Another big myth around depression is that you can't be depressed if nothing bad has happened to you. Meaning some of you may be sad, or apathetic, or numb, but you may think to yourself, ''Yeah, but nothing's happened to me. I mean, I haven't gotten divorced. No one has died. I haven't had some big financial thing happen to me, so obviously I can't be depressed if nothing bad has happened to me.'' Here's the truth, is that, again, we don't know why or what causes depression. Brains are weird.
As you've been hearing me talk about here in the podcast, we don't know why the brain decides to get into a depressed state, but sometimes it just does. Now, oftentimes depression does happen because of an event like I just talked about, a death or a divorce or some other big life event, but not always. Sometimes depression just shows up for no fucking reason at all.
And again, I don't want this to be another reason. Why? If you're feeling some of the things we're talking about in today's podcast, or a loved one of yours is, that you talk yourself out of getting help, because you think to yourself, ''Well, nothing big has happened, so I don't have a right to be depressed.'' There's your brain, again, being weird and saying, ''You got to have a really good reason to call this depression. You don't.'' If you're feeling numb, if you're feeling a sadness has overtaken you, if you're feeling apathetic, or any of the things I've already talked about, you may in fact be depressed. You don't have to have anything big that happened to you necessarily.
Closely related to that one is that people with great lives don't get depressed. I mean, you've heard me talk about, even two podcasts ago, like the 10 things that make my life work, and I take at least 12 weeks of vacation a year. I live in my dream home. I've got my absolute dream career. I love my husband. I have a great kid. All of the things. And many of you probably have similar lives. And so we tend to think again, our brains are weird, ''I have a great life. There's no reason why I should be depressed.''
And so we don't allow ourselves to actually get help because we think, ''Listen, just get it together Sari. Stop with this shit. You have a great life, so you can't possibly to be depressed.'' When in fact, I actually am. Again, it's another trick of the brain to talk you out of getting the help that you may desperately need. Listen, you may have a kick-ass life, you may have everything you've ever dreamed of, and you can still be depressed.
Depression does not discriminate, so don't let that be the thing that stops you from getting help.
Here's another one. You can cure yourself of depression by being positive. ''If I wasn't just so negative, then I wouldn't be depressed.'' Again, this is something that your brain does, it blames itself. Just had a podcast last week on blaming. ''I'm the reason I'm depressed. This is my problem. If I just wasn't so fucking negative, if I could just be a little bit more positive, then I wouldn't be depressed.'' And that's also a bunch of bullshit.
The truth is, is that being positive is what is exactly out of reach when you are depressed. So it's this horrible cycle that you beat yourself up for. ''Why can't I be more positive? Why can't I just enjoy my life? I have a great life. Nothing bad has happened, so what's wrong with me? I should just be more positive.'' Which is the one thing, when you're depressed, that you actually cannot be. So please give yourself a break if you can't create the positive feelings that you so desperately want to create. I know, if you're like me, you desperately want to create those feelings. Your brain is not allowing it.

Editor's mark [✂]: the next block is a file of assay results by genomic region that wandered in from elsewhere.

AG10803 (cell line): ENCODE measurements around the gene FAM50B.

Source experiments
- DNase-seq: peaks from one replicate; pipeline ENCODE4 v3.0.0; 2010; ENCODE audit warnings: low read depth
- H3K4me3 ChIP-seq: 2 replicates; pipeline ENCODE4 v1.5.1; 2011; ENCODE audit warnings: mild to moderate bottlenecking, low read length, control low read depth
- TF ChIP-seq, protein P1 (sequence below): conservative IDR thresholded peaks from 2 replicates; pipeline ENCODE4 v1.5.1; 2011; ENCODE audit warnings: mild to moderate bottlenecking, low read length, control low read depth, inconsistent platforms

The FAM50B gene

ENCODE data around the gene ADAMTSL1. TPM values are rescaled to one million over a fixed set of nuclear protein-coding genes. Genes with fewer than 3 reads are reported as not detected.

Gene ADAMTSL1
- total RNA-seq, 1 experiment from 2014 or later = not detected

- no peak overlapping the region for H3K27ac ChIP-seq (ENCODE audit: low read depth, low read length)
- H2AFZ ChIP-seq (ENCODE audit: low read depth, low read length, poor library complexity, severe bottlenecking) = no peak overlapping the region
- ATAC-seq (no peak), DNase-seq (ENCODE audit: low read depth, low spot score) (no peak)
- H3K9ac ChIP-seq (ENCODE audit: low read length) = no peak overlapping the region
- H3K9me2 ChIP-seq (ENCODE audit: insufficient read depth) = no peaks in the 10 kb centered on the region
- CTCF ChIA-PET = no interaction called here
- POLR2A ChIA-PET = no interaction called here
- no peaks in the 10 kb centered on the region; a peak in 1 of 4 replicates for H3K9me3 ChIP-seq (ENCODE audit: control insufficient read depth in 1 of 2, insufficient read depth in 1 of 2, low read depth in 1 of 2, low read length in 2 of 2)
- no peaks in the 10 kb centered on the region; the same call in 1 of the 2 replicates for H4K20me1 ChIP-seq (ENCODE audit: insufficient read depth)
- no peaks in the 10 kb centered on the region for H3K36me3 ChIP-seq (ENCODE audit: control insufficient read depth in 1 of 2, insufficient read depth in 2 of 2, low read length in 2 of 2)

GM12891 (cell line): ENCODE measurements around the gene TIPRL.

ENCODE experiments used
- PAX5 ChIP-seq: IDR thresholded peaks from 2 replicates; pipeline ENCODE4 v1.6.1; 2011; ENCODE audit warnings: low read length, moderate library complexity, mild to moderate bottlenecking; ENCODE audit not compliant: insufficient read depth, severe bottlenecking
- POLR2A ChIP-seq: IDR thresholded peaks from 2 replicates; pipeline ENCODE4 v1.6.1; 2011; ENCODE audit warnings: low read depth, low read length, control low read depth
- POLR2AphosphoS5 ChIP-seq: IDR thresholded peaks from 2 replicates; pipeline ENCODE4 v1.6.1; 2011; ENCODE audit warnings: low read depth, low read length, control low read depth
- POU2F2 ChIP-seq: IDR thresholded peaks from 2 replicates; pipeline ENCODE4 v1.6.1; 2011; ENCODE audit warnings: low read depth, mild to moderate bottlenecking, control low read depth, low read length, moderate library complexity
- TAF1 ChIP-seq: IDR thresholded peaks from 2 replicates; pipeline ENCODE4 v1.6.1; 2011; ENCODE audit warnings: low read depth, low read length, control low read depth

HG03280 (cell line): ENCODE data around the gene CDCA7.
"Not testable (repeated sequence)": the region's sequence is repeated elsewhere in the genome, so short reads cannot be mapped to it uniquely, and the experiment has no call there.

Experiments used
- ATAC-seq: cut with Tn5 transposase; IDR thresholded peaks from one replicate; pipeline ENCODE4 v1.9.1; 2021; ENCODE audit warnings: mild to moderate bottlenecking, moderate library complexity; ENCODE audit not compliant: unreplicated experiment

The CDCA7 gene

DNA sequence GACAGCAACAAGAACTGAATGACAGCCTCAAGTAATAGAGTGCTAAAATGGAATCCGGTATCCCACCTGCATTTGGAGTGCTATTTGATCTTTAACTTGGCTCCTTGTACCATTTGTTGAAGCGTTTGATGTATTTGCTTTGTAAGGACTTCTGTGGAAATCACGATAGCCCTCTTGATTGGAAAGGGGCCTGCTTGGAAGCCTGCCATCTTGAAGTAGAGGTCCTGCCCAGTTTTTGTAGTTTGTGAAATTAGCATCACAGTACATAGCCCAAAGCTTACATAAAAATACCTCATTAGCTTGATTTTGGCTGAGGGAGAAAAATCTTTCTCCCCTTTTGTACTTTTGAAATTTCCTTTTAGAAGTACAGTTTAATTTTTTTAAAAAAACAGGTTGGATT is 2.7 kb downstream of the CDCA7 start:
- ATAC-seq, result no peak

This is a big one that I want to talk about, another myth, which is, if you end up deciding that you need help for depression and you reach out, whoever you reach out to, your doctor, a psychologist, a psychiatrist, a social worker, they're going to force you to take drugs. And that is the worst thing possible.
Okay, here's the truth. No one can force you to do anything, take medication included, unless you are put under some kind of psychiatric hold, which I don't think most of you are there, no one's going to force you to take anything.
But here's the bigger thing that I want to point out, is that what's with all the fucking shame around taking medication for a brain disorder, which is what depression is.
It's kind of like me being ashamed of needing chemotherapy or radiation when I had breast cancer. Why isn't there any shame around that? That's totally normal and what we would expect with someone diagnosed with breast cancer. But if you are diagnosed with depression, then, oh hell no, you shouldn't go on drugs because that's the most shameful thing ever. What the fuck? Let me just say that I have been on medication since I was a teen. In fact, that's one of the ways my brain has fucked with me, is like, ''You're already on medication Sari, why are you depressed now? I mean, you have a therapist, you're on medication, what the fuck's your problem?'' So I had to actually go on a different medication, which often happens when you've been on a certain medication, it stops fucking working.
And let me tell you, the new medication that I'm on, fun fact, is causing my hair to fall out. Yeah, I already had my hair fall out, from cancer treatment, and now this is making my hair fall out, which is not super fun. By the way, it's also very, very rare. So please don't use that as a reason not to seek help. It's very, very rare and they're not even sure that it's the medication that's causing it. I'm pretty sure it is, but they're not totally sure.
Now, for most people, they would immediately stop taking the medication, because who wants to lose their hair? For me, having been down this path as many times as I've been down it, I care way more about my mental health and my brain getting well, that I would risk being bald over being depressed and staying in that state. Not to mention that when I was bald, I fucking rocked that look. Come on now, so I can deal with it.